The only qualifications that Carly Fiorina brings to her campaign are a failed tenure as CEO of Hewlett-Packard and an unsuccessful campaign for Senator of California. Her career in the corporate world was defined by personal enrichment and massive layoffs; new evidence reveals that her Senate campaign was more of the same.
Joe Shumate, a pollster who worked on Fiorina’s 2010 bid for a Senate seat, was found dead in his home- struck by a heart attack as he poured over polling data late into the night. Fiorina praised him as the “the heart and soul” of her team, but somehow didn’t feel the need to give his widow his final $30,000 paycheck. The Washington Post reported that it was one of 30 invoices worth $500,000 that Carly’s campaign failed to pay out- even though she paid herself back the $1.3 million she lent her campaign.
Fiorina’s hypocrisy goes even deeper. She once complained about the overabundance of regulations “strangling” business: “Have we ever repealed a regulation? I am not aware of a single one we have ever repealed. The weight of this is what is crushing these small and family-owned businesses.” Her supposed support for small businesses is exposed for its blatant dishonesty by the fact that “those who waited the longest to be paid were small businesses with a few dozen employees who did the grunt work of the campaign: building stages, sending out mailers, selling polling data. And at least one is still waiting.”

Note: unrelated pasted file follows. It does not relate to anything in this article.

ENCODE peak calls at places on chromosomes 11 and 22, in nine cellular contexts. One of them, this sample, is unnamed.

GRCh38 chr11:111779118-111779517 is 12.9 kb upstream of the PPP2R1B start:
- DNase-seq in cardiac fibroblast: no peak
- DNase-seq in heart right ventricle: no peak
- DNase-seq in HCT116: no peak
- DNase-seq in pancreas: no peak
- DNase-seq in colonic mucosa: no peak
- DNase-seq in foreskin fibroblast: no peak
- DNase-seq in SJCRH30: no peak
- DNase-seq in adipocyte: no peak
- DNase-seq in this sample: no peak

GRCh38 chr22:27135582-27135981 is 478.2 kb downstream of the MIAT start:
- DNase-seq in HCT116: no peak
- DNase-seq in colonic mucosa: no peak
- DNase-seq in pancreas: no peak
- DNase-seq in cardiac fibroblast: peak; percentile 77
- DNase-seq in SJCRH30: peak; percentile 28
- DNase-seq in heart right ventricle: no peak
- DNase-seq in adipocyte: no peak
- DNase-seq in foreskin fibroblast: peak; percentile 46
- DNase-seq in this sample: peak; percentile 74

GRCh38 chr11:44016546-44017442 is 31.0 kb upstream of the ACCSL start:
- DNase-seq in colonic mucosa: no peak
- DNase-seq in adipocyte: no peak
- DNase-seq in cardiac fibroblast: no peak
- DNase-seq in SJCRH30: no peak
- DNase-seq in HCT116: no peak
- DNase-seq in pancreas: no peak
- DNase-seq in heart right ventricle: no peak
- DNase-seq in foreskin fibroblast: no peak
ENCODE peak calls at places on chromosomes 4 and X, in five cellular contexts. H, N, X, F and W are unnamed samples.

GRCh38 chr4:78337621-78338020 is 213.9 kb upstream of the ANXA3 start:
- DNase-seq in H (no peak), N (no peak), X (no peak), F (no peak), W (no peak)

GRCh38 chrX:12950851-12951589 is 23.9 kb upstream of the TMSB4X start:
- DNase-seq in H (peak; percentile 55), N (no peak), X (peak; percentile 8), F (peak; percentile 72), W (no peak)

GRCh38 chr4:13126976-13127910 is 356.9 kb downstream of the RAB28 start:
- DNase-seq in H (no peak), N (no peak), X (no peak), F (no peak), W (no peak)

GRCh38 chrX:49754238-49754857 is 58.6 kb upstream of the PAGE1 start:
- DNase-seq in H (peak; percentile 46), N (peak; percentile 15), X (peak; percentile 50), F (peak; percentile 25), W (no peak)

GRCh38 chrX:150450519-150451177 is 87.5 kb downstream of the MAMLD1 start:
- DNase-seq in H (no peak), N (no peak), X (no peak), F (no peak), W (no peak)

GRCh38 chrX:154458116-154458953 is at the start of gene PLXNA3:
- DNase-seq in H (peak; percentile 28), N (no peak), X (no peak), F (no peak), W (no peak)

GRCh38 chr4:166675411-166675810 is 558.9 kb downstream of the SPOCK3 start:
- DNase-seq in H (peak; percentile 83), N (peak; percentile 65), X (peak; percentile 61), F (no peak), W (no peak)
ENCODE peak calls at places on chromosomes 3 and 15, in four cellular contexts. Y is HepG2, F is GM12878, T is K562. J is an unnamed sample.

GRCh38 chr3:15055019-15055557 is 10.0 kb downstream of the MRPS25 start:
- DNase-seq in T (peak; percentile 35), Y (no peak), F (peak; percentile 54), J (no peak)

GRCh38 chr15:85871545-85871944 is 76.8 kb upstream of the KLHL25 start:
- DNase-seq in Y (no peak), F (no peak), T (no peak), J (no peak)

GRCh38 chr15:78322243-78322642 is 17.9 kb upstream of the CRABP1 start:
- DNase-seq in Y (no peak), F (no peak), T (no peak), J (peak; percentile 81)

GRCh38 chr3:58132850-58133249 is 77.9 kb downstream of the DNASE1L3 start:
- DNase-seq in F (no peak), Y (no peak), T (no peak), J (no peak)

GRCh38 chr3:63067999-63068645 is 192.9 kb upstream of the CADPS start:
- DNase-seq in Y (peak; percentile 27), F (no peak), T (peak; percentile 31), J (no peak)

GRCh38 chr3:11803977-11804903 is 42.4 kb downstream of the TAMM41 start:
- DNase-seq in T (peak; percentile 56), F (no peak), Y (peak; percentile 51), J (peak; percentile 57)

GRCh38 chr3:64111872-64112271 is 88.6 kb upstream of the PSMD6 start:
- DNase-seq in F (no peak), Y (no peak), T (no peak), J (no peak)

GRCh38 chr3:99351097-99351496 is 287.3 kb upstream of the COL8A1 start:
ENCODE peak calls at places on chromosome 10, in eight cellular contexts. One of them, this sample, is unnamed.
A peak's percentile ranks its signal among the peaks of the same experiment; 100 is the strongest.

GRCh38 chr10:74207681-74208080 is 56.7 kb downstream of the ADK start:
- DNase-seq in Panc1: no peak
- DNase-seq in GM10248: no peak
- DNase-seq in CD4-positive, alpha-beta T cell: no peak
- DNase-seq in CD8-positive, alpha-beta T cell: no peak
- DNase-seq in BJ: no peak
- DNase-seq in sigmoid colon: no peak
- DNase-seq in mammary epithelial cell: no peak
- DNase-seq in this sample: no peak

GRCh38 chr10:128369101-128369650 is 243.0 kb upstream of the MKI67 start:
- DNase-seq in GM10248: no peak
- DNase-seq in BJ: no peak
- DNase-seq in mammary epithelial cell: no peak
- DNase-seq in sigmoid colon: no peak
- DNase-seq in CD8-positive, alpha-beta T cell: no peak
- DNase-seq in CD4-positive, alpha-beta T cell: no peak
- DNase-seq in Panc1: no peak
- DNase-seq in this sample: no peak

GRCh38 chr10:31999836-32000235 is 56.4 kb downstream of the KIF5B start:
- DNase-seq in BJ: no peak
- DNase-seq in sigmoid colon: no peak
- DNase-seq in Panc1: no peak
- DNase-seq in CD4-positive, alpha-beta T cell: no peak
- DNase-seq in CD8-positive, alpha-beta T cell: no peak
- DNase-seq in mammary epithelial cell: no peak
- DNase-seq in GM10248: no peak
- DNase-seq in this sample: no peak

Fiorina’s campaign has responded with petulant derision to the complaints. “If we didn’t win, why do you deserve to get paid? If you don’t succeed in business, you shouldn’t be the first one to step up and complain about getting paid” said John Cross, the director of her Senate campaign. It is an astonishing dismissal of the efforts that these business put forward to help her campaign succeed; the fault clearly lies with Fiorina and her inadequacy as a candidate.
As her campaign collapsed, Fiorina wasn’t even aware that her organization had money problems, and blamed her staffers for the shortfall. But the consistent blaming of her own failures on those around her is a very alarming trend. The consistency of her financial mismanagement and her cavalier use of outright lies on the campaign trail do not paint an inspiring picture of the presidential candidate. This behavior is very inappropriate for one seeking to become the leader of the free world; if she does not have the courage to take responsibility for her own actions now, than we can only imagine what she might do in the White House.